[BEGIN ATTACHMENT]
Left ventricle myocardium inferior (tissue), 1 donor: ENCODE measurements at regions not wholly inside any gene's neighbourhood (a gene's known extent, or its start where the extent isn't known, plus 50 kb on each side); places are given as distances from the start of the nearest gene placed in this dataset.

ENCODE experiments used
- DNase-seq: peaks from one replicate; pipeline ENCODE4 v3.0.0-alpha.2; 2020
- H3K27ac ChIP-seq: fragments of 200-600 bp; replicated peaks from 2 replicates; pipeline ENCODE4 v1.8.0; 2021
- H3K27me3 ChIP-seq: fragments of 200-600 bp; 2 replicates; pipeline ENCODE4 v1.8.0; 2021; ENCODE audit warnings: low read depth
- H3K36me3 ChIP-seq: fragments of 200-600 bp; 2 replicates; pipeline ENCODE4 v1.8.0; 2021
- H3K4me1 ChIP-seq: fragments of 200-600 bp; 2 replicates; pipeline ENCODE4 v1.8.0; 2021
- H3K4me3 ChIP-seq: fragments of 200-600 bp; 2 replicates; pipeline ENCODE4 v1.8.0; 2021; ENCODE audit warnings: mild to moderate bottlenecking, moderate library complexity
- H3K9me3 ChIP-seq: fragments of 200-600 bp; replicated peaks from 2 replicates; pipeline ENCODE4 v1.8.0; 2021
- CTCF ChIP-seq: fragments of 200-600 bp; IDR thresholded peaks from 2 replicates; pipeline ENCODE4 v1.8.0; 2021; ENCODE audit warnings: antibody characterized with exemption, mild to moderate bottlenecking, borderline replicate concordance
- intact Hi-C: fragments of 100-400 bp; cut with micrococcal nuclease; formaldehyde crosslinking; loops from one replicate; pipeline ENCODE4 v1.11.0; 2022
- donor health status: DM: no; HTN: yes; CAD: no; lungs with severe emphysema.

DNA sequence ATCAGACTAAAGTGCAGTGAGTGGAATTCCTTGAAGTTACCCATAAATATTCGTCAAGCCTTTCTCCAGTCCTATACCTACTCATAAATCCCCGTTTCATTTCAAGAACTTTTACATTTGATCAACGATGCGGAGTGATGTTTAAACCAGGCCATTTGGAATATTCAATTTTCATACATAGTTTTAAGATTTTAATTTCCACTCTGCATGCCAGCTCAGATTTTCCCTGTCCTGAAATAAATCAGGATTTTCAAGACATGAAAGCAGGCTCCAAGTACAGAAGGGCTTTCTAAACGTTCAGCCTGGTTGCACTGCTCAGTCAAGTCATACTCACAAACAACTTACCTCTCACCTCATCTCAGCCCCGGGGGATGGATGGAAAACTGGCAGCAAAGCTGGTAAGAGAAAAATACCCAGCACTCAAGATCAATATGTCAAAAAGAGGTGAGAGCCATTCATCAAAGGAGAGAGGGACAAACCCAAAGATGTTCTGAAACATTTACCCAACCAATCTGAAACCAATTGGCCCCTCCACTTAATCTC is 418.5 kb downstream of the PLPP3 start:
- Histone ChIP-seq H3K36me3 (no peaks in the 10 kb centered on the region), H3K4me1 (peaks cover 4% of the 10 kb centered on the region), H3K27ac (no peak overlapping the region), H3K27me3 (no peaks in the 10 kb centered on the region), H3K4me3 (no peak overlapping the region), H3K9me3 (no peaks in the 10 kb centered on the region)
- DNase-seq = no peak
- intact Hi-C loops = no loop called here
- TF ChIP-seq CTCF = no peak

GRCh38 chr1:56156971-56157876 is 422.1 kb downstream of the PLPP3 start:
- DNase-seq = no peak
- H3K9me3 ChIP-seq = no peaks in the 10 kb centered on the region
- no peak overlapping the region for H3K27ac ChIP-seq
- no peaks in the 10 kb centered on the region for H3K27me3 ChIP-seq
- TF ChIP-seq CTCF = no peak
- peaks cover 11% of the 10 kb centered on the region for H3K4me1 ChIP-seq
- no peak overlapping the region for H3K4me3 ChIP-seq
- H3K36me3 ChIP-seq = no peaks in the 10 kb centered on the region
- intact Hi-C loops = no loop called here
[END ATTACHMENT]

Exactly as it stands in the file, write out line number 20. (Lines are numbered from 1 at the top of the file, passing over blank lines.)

- H3K9me3 ChIP-seq = no peaks in the 10 kb centered on the region